Even though Tahira’s combat mechanics are great, it was the system and idea of success that kept me playing, rather than the game’s story. While there are dialogue decisions to make, and those choices matter, such as talking to the cow merchant or helping the fallen knight, they don’t go far beyond helping you in combat. You might gain allies or bonuses for your next encounter, but that is the extent of your allies’ aid; painstakingly taking the time to talk and listen to the people of your fallen kingdom isn’t as helpful as it should be. I tried to talk to everyone, and listen to their stories of hatred for the Astral Empire, or sorrow for the land, and while most of these painful records made sense, they weren’t really utilized in any other way. Throughout my time I never really was invested in any characters, either. Ironically, there is an option for “Princess” difficulty which ups the ante of challenge. Repeatedly I found my comrades being slain right before my eyes. Unfortunately, due to the emotional disconnect, it didn’t really matter to me if they did; it was simply another death.
The game depicts an adventure showing the harsher realities of life, which keeps the actions and narrative grounded overall – even if I only cared for the titular protagonist. I touched on characters before, and the only real standouts are Tahira and her steed, Iba. They’re amazingly written (well, Iba doesn’t talk, just grunts and nods), and even though it seems a little childish, the interaction between Iba’s “nodding” to my comment, or “cautiously optimistic whinny” response to another created a sense of liveliness to these characters. Tahira is equally well-versed: I really grasped onto the fact that she had only been a girl before the tragic events that took place in her kingdom, but by the end she was a true woman of Avestan, ready to commit and do anything to protect her people.
Everyone plays games for their respective reasons: story, gameplay, graphics, or any combination of those attributes. In Tahira: Echoes of the Astral Empire’s case, one might play the game specifically for either its art style or music. Why? Because they are absolutely the standout here. The newly-formed team at Whale Hammer Games did a cracking job at forming the world of Ma’abtik. Each character was hand-drawn for 450 frames, and further brought to life by the intensive rotoscoping animation technique. Whether you’re running down the cliff-side, or simply witnessing a soldier’s death animation, the individual frames stand out. Numerous times I questioned if the motion was indeed hand-drawn; they’re that fluid. Combining the dynamic dialogue of Tahira and Iba with their specific frames presented a jolly-fun time on numerous occasions: the image of Iba giving me an “fearful look” was priceless. This allowed for a great looking game and smooth, beautiful art direction throughout. I was astounded by that feat, routinely thinking that these animations were something of a dream. It all runs satisfactory as well; never a hiccup or skipping of a beat to mention.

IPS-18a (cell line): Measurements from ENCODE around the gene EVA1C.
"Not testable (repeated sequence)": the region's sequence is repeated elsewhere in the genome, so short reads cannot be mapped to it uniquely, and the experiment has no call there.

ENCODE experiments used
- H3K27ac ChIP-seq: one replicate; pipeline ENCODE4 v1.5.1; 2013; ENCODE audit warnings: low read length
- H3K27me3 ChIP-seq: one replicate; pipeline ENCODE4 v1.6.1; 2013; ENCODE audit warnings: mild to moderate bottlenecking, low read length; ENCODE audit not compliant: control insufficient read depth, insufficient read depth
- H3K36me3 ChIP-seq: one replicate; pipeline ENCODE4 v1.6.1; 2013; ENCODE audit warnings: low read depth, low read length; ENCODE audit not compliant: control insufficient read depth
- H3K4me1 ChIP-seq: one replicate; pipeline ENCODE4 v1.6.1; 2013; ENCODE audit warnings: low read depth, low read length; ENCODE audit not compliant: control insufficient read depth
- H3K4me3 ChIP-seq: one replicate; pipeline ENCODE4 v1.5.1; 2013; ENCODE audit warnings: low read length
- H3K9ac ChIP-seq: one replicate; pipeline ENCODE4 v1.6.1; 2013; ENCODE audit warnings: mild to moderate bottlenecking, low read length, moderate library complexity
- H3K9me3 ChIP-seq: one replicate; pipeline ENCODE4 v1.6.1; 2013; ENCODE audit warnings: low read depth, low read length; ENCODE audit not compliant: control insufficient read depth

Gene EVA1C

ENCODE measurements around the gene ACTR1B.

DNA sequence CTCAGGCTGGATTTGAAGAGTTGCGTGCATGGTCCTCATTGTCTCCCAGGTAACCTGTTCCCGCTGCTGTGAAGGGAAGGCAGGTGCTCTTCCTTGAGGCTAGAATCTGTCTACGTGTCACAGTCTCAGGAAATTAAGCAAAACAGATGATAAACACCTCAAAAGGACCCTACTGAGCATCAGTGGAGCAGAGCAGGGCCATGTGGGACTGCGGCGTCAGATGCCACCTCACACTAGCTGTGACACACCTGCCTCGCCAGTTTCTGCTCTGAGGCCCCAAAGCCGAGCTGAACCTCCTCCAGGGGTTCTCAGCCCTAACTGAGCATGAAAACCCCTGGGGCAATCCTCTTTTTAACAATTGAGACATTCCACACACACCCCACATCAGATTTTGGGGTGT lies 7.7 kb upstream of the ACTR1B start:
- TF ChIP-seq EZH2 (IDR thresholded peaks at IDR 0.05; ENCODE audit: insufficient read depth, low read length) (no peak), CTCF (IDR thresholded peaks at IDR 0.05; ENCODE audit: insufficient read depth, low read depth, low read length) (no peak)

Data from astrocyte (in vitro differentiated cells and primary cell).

No game is complete without a powerful soundtrack and musical score to back it up, and this is where Tahira: Echoes of the Astral Empire truly shines; after my time with the game I found myself wanting to listen to the harmonic melodies of Middle-Eastern music whenever I could. The strings and slow wind instruments construct the perfect score to the game. The musical design and effects complement the game in its entirety, keeping the player entranced; even if the narrative is a little deficient in this regard.
Whale Hammer Games’ debut title borrows it style from similar turn-based tactical RPGs, notably Fire Emblem and StarCraft. While it succeeds considerably on the design and gameplay front, what it lacks is interesting writing and a conflict that feels a bit overdone, even if it is relevant in our time today.
Will You Answer the Call?
Tahira: Echoes of the Astral Empire gives players a rich world to investigate, rewarding combat, a great score and wonderful design – yet ultimately falls short with the development of its characters.